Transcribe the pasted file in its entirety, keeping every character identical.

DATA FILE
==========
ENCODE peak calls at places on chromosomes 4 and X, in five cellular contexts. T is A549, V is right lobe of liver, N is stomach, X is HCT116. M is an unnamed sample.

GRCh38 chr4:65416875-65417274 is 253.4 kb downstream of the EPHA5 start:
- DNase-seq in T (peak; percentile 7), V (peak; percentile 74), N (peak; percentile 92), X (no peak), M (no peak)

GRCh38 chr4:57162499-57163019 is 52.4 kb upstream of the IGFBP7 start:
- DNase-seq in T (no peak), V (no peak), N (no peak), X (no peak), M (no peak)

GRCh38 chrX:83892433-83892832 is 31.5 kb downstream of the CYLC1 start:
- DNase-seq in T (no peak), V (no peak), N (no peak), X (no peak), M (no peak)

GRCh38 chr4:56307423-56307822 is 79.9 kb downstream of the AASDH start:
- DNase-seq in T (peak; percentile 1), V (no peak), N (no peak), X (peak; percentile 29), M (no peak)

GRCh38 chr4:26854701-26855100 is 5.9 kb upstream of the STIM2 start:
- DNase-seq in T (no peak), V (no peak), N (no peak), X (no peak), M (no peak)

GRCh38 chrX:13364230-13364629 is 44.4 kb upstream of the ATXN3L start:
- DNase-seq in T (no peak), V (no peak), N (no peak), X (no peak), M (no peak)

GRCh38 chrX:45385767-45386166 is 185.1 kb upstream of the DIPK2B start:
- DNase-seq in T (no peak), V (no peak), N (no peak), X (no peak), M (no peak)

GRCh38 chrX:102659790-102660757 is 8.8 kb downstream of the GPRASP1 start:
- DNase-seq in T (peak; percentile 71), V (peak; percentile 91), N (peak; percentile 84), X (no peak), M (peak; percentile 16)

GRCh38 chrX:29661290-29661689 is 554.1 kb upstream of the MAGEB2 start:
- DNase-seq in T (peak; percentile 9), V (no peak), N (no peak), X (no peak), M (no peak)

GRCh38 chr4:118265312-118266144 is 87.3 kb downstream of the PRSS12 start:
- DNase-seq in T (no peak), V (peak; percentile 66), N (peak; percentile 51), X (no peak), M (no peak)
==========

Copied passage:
ENCODE peak calls at places on chromosomes 4 and X, in five cellular contexts. T is A549, V is right lobe of liver, N is stomach, X is HCT116. M is an unnamed sample.

GRCh38 chr4:65416875-65417274 is 253.4 kb downstream of the EPHA5 start:
- DNase-seq in T (peak; percentile 7), V (peak; percentile 74), N (peak; percentile 92), X (no peak), M (no peak)

GRCh38 chr4:57162499-57163019 is 52.4 kb upstream of the IGFBP7 start:
- DNase-seq in T (no peak), V (no peak), N (no peak), X (no peak), M (no peak)

GRCh38 chrX:83892433-83892832 is 31.5 kb downstream of the CYLC1 start:
- DNase-seq in T (no peak), V (no peak), N (no peak), X (no peak), M (no peak)

GRCh38 chr4:56307423-56307822 is 79.9 kb downstream of the AASDH start:
- DNase-seq in T (peak; percentile 1), V (no peak), N (no peak), X (peak; percentile 29), M (no peak)

GRCh38 chr4:26854701-26855100 is 5.9 kb upstream of the STIM2 start:
- DNase-seq in T (no peak), V (no peak), N (no peak), X (no peak), M (no peak)

GRCh38 chrX:13364230-13364629 is 44.4 kb upstream of the ATXN3L start:
- DNase-seq in T (no peak), V (no peak), N (no peak), X (no peak), M (no peak)

GRCh38 chrX:45385767-45386166 is 185.1 kb upstream of the DIPK2B start:
- DNase-seq in T (no peak), V (no peak), N (no peak), X (no peak), M (no peak)

GRCh38 chrX:102659790-102660757 is 8.8 kb downstream of the GPRASP1 start:
- DNase-seq in T (peak; percentile 71), V (peak; percentile 91), N (peak; percentile 84), X (no peak), M (peak; percentile 16)

GRCh38 chrX:29661290-29661689 is 554.1 kb upstream of the MAGEB2 start:
- DNase-seq in T (peak; percentile 9), V (no peak), N (no peak), X (no peak), M (no peak)

GRCh38 chr4:118265312-118266144 is 87.3 kb downstream of the PRSS12 start:
- DNase-seq in T (no peak), V (peak; percentile 66), N (peak; percentile 51), X (no peak), M (no peak)